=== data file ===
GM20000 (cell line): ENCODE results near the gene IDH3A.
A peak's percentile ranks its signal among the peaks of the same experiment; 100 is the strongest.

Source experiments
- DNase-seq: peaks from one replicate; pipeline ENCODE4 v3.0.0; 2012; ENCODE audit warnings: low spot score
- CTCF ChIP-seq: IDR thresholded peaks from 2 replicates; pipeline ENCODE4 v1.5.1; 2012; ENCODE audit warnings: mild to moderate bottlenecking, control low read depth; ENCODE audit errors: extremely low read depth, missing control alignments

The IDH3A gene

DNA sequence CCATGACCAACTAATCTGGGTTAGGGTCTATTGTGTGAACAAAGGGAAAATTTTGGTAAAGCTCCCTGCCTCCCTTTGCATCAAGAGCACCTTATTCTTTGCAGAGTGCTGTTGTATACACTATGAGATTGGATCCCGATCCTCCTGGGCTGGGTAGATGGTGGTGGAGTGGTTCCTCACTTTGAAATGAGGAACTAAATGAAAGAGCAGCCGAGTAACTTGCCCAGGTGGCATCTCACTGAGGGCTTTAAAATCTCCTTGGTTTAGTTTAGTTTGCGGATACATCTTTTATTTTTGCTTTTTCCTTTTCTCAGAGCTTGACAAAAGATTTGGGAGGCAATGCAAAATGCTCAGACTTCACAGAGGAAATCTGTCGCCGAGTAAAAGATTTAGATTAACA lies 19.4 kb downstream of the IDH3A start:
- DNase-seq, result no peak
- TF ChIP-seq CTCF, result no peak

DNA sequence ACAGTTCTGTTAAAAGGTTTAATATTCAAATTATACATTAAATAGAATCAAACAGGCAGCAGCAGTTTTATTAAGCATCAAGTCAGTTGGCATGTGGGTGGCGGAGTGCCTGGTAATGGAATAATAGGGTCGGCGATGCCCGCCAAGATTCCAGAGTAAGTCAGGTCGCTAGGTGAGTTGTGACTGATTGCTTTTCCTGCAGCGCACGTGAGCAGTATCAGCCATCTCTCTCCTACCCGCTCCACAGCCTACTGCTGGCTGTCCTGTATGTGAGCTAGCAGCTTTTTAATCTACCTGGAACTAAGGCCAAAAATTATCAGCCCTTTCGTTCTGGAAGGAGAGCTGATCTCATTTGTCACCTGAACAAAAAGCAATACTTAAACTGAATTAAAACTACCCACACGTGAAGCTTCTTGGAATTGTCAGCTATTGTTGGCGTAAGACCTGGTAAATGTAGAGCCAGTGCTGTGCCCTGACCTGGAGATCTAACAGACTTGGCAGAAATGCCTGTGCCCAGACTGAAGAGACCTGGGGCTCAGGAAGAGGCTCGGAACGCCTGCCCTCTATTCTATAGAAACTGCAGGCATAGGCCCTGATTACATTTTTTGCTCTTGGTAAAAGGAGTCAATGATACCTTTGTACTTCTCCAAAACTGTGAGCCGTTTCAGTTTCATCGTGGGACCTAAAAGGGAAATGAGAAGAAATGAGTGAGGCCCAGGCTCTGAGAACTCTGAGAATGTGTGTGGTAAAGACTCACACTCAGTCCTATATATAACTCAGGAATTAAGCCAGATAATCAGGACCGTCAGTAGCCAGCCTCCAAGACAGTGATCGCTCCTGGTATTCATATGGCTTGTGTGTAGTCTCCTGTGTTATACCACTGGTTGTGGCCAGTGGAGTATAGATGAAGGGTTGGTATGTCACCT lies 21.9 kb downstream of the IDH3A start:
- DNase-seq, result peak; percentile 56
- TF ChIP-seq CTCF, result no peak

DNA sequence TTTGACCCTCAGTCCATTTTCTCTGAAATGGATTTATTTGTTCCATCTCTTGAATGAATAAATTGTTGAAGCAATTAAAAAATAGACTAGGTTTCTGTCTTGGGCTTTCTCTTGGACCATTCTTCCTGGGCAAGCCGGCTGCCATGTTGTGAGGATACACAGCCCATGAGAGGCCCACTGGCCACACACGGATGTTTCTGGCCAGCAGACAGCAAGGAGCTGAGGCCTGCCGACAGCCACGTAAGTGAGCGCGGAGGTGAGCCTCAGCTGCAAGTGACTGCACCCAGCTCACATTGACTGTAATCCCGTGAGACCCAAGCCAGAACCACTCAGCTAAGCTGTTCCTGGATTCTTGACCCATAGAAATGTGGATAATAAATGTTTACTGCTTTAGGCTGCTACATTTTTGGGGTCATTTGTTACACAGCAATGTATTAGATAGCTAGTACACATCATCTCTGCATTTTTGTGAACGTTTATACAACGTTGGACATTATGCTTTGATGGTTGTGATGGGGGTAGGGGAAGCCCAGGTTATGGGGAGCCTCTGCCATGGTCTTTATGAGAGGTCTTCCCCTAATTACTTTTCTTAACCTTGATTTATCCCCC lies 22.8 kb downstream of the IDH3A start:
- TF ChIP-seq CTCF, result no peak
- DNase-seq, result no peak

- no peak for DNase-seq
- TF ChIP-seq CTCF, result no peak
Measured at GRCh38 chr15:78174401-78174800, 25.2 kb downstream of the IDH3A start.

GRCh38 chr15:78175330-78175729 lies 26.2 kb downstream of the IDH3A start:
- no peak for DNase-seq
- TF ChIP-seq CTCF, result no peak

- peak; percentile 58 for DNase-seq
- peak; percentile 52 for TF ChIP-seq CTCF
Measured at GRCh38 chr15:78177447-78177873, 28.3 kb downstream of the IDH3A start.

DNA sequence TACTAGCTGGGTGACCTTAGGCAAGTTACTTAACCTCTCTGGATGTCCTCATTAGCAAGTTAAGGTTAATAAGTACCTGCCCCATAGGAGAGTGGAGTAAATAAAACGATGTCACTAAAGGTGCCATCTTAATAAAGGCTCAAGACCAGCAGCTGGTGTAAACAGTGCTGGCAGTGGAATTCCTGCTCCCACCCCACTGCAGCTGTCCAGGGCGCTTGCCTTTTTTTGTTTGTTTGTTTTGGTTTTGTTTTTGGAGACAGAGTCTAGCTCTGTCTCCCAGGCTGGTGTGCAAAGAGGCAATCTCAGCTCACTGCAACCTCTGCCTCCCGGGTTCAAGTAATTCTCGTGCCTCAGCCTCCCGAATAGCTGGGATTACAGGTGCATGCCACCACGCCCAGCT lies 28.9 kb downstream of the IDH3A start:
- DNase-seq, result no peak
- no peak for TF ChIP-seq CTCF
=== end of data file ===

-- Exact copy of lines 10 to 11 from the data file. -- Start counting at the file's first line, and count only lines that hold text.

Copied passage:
DNA sequence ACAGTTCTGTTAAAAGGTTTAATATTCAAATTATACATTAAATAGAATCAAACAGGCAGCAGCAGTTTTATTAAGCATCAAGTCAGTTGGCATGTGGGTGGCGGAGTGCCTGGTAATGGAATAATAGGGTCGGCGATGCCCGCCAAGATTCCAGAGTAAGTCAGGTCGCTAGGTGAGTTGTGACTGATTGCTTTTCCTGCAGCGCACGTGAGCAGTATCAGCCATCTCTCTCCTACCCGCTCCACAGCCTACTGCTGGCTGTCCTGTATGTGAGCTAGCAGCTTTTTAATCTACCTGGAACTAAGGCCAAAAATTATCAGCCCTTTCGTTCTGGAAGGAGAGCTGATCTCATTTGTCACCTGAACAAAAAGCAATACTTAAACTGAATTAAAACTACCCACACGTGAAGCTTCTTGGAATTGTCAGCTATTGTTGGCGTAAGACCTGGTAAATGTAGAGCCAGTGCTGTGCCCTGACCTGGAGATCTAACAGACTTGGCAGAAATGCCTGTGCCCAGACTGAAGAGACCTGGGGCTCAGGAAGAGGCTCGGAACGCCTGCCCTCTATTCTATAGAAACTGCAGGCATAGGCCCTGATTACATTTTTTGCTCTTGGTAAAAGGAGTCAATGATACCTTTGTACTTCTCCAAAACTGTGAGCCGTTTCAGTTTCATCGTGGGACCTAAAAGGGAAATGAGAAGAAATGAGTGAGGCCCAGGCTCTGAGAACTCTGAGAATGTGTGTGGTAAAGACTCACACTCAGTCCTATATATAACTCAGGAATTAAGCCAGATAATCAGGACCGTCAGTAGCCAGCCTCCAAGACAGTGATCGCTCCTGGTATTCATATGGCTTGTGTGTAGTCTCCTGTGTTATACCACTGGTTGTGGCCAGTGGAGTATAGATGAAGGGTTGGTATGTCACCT lies 21.9 kb downstream of the IDH3A start:
- DNase-seq, result peak; percentile 56